Notorious payday lender, Wonga, has gone into administration. Since 2013, the company’s revenue has plummeted from just over £300m to less than £80m in 2017. What went wrong and what was it that made the Wonga giant topple over?
Wonga was founded in 2007, but its popularity peaked during the recession – particularly when bank loans became more difficult to obtain. Wonga offered short term loans and an easy application process that allowed applicants access to money in just a matter of hours. It seemed like a dream to those people who were finding it tough to get credit via traditional methods.
More than 100,000 loans were taken out during the first year alone and by September 2012, profits had hit £45.8m – an increase from a £12.4m profit just 18 months earlier.
What went Wonga?
The bubble burst after the company faced a number of criticisms. The Financial Conduct Authority (FCA) ruled Wonga’s interest payment terms and debt collection practices were unfair and subsequently launched an investigation.
The FCA discovered a number of letters sent to customers on behalf of Wonga, from fake law firms, demanding customers to pay their balances owed. This was clearly done to pressurise customers into repaying their loans – some of which should likely never have been approved in the first place.
Further criticism came in the loan repayment structure itself. Interest payments were calculated at around 4000% at the beginning. When the FCA stepped in, they capped the cost of payday loans at 0.8% of the borrowed amount and limited default charges to £15. The FCA also ruled that from January 2015, there must be stricter lending criteria – which actually lead to the closure of a number of payday lending firms there and then.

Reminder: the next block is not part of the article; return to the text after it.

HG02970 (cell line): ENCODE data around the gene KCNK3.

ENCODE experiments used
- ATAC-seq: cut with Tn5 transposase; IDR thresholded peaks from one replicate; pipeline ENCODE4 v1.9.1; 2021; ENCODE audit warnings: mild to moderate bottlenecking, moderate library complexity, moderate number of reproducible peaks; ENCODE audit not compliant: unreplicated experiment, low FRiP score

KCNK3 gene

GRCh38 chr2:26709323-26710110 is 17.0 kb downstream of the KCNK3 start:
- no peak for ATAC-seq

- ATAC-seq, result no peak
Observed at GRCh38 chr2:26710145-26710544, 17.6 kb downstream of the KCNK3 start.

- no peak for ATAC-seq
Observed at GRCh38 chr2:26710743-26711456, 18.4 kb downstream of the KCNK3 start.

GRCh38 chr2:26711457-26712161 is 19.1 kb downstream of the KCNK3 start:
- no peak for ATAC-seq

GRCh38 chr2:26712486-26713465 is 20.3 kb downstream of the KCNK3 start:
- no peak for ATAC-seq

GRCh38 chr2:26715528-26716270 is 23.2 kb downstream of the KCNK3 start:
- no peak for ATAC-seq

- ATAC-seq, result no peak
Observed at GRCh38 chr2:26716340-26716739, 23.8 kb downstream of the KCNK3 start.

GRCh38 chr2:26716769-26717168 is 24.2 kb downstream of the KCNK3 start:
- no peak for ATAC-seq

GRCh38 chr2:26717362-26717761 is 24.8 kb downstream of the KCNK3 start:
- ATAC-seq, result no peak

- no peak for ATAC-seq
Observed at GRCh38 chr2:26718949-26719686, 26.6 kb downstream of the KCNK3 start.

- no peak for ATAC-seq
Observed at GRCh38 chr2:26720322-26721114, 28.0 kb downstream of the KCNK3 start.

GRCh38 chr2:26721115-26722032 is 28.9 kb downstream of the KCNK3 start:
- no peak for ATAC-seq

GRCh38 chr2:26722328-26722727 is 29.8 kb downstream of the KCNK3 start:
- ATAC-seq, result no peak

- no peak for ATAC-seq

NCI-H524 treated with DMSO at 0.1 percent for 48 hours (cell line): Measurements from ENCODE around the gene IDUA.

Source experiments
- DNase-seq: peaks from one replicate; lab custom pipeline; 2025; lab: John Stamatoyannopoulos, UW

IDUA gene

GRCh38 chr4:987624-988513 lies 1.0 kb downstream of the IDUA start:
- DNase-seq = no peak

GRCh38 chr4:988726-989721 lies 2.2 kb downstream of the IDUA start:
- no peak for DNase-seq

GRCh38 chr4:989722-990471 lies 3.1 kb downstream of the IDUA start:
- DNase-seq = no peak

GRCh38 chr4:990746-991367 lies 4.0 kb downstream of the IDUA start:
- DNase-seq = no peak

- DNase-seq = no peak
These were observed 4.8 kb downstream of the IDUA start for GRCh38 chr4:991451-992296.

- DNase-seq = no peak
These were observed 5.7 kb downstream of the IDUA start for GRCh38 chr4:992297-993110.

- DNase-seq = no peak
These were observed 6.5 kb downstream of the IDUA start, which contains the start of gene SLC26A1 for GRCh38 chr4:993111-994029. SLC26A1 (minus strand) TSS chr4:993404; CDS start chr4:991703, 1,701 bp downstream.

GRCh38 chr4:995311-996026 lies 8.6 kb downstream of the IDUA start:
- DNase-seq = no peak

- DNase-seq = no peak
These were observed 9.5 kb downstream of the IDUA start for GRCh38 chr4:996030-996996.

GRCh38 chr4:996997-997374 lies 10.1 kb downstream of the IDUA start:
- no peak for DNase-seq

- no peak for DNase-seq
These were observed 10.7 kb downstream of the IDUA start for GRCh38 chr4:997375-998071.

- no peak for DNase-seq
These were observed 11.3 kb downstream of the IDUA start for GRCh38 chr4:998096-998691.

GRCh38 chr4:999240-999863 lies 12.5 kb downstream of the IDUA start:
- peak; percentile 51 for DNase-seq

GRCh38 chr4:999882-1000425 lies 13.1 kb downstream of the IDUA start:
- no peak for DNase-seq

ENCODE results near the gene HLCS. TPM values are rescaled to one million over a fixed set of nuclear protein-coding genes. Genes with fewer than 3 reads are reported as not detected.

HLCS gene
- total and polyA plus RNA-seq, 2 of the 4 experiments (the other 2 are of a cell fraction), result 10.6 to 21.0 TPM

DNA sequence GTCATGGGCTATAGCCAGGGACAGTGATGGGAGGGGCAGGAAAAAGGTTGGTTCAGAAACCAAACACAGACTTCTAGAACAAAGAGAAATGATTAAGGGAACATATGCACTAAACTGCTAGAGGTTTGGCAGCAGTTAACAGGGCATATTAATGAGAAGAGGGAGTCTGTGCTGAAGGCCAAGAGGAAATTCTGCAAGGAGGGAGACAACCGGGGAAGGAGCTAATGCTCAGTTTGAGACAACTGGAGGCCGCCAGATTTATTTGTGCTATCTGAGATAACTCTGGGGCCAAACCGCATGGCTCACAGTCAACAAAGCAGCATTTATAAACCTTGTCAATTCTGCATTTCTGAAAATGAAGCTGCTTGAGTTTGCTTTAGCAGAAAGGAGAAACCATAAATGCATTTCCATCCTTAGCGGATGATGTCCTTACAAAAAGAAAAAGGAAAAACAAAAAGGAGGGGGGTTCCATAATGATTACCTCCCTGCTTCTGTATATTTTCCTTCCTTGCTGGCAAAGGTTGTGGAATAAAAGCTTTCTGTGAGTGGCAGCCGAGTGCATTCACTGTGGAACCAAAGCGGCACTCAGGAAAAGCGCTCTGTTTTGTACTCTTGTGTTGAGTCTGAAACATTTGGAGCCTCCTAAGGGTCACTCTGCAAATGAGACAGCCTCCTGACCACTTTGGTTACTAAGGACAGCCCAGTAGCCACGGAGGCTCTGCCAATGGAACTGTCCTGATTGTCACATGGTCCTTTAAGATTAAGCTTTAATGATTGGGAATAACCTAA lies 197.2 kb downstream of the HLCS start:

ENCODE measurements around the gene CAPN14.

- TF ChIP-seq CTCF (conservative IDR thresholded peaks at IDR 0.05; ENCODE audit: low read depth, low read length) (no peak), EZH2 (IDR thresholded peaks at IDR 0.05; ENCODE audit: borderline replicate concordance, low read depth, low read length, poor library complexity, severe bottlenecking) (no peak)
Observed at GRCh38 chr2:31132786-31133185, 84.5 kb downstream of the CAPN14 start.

The knock on effect of the FCA’s ruling sent Wonga spiralling. The FCA commanded Wonga to write off debts of around £220m for 330,000 customers. It caused annual losses of more than £37m for 2014, which doubled in 2015 to more than £80m. The FCA also ordered Wonga to pay £2.6m in compensation to 45,000 customers.
Despite Wonga’s refocus to longer-term loans and improved affordability checks, the company still lost £65m in 2016. Customer numbers quickly dwindled to 220,000 by September 2017 – compared to more than a million in 2010. All the while, the legacy of complaints and debt write-offs continued causing collateral damage, and all of this ultimately led to Wonga’s demise.
Wonga’s story will feel like a vindication to many: a company deliberately set up to prey on those who can least afford it in the guise of the knight in shining armour coming to the rescue.
It is also a salutory tale of how a regulatory change or ruling can quickly turn a promising business model into a basket case by either not anticipating such change or failing to adapt quickly enough to it with a viable plan B.